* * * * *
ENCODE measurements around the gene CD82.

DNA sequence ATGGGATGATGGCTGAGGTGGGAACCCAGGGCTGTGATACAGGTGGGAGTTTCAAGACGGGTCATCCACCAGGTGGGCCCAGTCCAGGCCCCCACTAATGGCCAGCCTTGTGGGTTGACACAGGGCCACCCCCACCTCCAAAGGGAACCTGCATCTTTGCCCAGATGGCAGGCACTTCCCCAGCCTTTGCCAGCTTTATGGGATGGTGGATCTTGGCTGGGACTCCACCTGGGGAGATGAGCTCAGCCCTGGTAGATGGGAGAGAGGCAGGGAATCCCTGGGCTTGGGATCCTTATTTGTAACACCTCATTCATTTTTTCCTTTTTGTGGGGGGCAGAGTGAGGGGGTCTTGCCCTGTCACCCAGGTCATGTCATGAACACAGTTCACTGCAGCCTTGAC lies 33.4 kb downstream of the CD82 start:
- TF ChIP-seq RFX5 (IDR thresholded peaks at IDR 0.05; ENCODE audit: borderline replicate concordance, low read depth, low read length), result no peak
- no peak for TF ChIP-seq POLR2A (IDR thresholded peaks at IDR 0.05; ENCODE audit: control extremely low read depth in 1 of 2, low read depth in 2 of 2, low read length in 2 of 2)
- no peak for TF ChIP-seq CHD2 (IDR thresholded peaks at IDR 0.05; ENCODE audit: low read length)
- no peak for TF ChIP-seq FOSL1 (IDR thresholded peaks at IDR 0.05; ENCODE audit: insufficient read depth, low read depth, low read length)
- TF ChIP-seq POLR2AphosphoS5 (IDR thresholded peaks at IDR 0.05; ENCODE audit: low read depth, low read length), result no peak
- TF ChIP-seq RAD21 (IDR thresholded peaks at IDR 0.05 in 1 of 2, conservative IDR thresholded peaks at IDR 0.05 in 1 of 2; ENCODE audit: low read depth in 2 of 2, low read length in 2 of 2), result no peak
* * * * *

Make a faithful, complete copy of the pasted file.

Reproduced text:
ENCODE measurements around the gene CD82.

DNA sequence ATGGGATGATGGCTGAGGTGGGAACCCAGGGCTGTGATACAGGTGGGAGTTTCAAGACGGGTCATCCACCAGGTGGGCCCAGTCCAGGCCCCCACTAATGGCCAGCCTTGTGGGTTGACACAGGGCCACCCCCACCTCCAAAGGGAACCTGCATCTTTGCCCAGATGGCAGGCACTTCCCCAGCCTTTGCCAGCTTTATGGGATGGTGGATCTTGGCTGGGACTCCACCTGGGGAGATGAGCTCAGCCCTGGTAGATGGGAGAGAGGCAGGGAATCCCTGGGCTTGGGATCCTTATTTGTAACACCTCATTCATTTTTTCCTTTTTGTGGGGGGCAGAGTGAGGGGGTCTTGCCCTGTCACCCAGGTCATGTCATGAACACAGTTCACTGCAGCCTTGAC lies 33.4 kb downstream of the CD82 start:
- TF ChIP-seq RFX5 (IDR thresholded peaks at IDR 0.05; ENCODE audit: borderline replicate concordance, low read depth, low read length), result no peak
- no peak for TF ChIP-seq POLR2A (IDR thresholded peaks at IDR 0.05; ENCODE audit: control extremely low read depth in 1 of 2, low read depth in 2 of 2, low read length in 2 of 2)
- no peak for TF ChIP-seq CHD2 (IDR thresholded peaks at IDR 0.05; ENCODE audit: low read length)
- no peak for TF ChIP-seq FOSL1 (IDR thresholded peaks at IDR 0.05; ENCODE audit: insufficient read depth, low read depth, low read length)
- TF ChIP-seq POLR2AphosphoS5 (IDR thresholded peaks at IDR 0.05; ENCODE audit: low read depth, low read length), result no peak
- TF ChIP-seq RAD21 (IDR thresholded peaks at IDR 0.05 in 1 of 2, conservative IDR thresholded peaks at IDR 0.05 in 1 of 2; ENCODE audit: low read depth in 2 of 2, low read length in 2 of 2), result no peak